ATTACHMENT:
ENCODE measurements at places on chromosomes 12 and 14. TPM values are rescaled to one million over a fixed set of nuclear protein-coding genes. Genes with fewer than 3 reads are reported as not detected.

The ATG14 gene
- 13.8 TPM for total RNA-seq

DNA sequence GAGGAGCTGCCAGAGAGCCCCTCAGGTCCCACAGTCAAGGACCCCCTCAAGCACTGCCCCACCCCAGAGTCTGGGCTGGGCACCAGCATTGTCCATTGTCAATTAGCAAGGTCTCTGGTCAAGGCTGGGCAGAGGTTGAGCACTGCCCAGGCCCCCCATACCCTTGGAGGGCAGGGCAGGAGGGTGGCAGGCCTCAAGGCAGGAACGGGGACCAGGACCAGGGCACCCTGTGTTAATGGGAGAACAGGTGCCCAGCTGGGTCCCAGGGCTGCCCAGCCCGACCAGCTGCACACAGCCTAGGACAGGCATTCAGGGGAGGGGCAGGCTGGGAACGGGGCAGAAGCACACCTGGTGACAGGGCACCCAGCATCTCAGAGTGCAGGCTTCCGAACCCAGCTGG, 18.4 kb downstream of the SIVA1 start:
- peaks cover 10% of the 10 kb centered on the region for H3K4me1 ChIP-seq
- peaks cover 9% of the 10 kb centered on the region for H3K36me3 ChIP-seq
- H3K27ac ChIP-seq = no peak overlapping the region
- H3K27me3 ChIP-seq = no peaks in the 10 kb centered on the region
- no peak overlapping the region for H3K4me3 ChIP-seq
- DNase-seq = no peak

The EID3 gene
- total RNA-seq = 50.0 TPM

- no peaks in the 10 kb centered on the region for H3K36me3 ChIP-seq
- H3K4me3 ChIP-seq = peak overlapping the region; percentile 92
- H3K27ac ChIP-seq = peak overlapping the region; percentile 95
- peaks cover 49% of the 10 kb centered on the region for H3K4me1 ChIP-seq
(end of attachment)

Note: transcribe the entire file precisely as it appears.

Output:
ENCODE measurements at places on chromosomes 12 and 14. TPM values are rescaled to one million over a fixed set of nuclear protein-coding genes. Genes with fewer than 3 reads are reported as not detected.

The ATG14 gene
- 13.8 TPM for total RNA-seq

DNA sequence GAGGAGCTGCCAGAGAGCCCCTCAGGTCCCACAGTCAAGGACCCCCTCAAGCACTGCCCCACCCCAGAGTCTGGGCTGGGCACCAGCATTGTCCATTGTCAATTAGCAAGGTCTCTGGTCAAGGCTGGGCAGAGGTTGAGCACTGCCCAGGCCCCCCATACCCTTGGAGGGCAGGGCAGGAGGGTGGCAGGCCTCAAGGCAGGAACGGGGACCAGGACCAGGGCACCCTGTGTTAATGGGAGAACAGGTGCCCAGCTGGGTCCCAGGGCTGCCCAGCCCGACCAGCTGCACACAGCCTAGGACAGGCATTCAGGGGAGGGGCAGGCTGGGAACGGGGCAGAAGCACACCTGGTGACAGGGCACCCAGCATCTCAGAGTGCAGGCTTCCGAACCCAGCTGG, 18.4 kb downstream of the SIVA1 start:
- peaks cover 10% of the 10 kb centered on the region for H3K4me1 ChIP-seq
- peaks cover 9% of the 10 kb centered on the region for H3K36me3 ChIP-seq
- H3K27ac ChIP-seq = no peak overlapping the region
- H3K27me3 ChIP-seq = no peaks in the 10 kb centered on the region
- no peak overlapping the region for H3K4me3 ChIP-seq
- DNase-seq = no peak

The EID3 gene
- total RNA-seq = 50.0 TPM

- no peaks in the 10 kb centered on the region for H3K36me3 ChIP-seq
- H3K4me3 ChIP-seq = peak overlapping the region; percentile 92
- H3K27ac ChIP-seq = peak overlapping the region; percentile 95
- peaks cover 49% of the 10 kb centered on the region for H3K4me1 ChIP-seq